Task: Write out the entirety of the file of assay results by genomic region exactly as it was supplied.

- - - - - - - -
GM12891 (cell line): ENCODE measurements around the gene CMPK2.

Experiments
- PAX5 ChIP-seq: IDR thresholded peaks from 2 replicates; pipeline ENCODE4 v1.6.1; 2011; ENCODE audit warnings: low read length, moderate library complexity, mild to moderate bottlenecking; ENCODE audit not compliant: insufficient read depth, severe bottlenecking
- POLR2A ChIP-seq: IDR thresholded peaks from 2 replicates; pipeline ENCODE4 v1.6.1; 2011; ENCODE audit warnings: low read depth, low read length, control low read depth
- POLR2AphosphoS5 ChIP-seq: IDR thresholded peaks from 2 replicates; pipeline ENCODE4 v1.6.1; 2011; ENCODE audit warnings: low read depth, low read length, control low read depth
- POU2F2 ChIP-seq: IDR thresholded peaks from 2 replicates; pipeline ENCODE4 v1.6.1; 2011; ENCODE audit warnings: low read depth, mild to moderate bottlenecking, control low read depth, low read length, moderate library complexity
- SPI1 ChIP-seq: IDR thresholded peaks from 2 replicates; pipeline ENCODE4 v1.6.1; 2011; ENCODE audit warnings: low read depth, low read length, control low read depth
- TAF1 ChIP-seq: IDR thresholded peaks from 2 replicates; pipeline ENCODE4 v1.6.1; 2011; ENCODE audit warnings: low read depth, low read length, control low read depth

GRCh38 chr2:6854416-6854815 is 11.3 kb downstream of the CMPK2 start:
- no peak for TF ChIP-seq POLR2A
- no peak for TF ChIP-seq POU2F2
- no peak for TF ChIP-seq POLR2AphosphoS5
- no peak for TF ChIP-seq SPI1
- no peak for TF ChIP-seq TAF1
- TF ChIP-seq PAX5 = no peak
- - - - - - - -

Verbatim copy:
GM12891 (cell line): ENCODE measurements around the gene CMPK2.

Experiments
- PAX5 ChIP-seq: IDR thresholded peaks from 2 replicates; pipeline ENCODE4 v1.6.1; 2011; ENCODE audit warnings: low read length, moderate library complexity, mild to moderate bottlenecking; ENCODE audit not compliant: insufficient read depth, severe bottlenecking
- POLR2A ChIP-seq: IDR thresholded peaks from 2 replicates; pipeline ENCODE4 v1.6.1; 2011; ENCODE audit warnings: low read depth, low read length, control low read depth
- POLR2AphosphoS5 ChIP-seq: IDR thresholded peaks from 2 replicates; pipeline ENCODE4 v1.6.1; 2011; ENCODE audit warnings: low read depth, low read length, control low read depth
- POU2F2 ChIP-seq: IDR thresholded peaks from 2 replicates; pipeline ENCODE4 v1.6.1; 2011; ENCODE audit warnings: low read depth, mild to moderate bottlenecking, control low read depth, low read length, moderate library complexity
- SPI1 ChIP-seq: IDR thresholded peaks from 2 replicates; pipeline ENCODE4 v1.6.1; 2011; ENCODE audit warnings: low read depth, low read length, control low read depth
- TAF1 ChIP-seq: IDR thresholded peaks from 2 replicates; pipeline ENCODE4 v1.6.1; 2011; ENCODE audit warnings: low read depth, low read length, control low read depth

GRCh38 chr2:6854416-6854815 is 11.3 kb downstream of the CMPK2 start:
- no peak for TF ChIP-seq POLR2A
- no peak for TF ChIP-seq POU2F2
- no peak for TF ChIP-seq POLR2AphosphoS5
- no peak for TF ChIP-seq SPI1
- no peak for TF ChIP-seq TAF1
- TF ChIP-seq PAX5 = no peak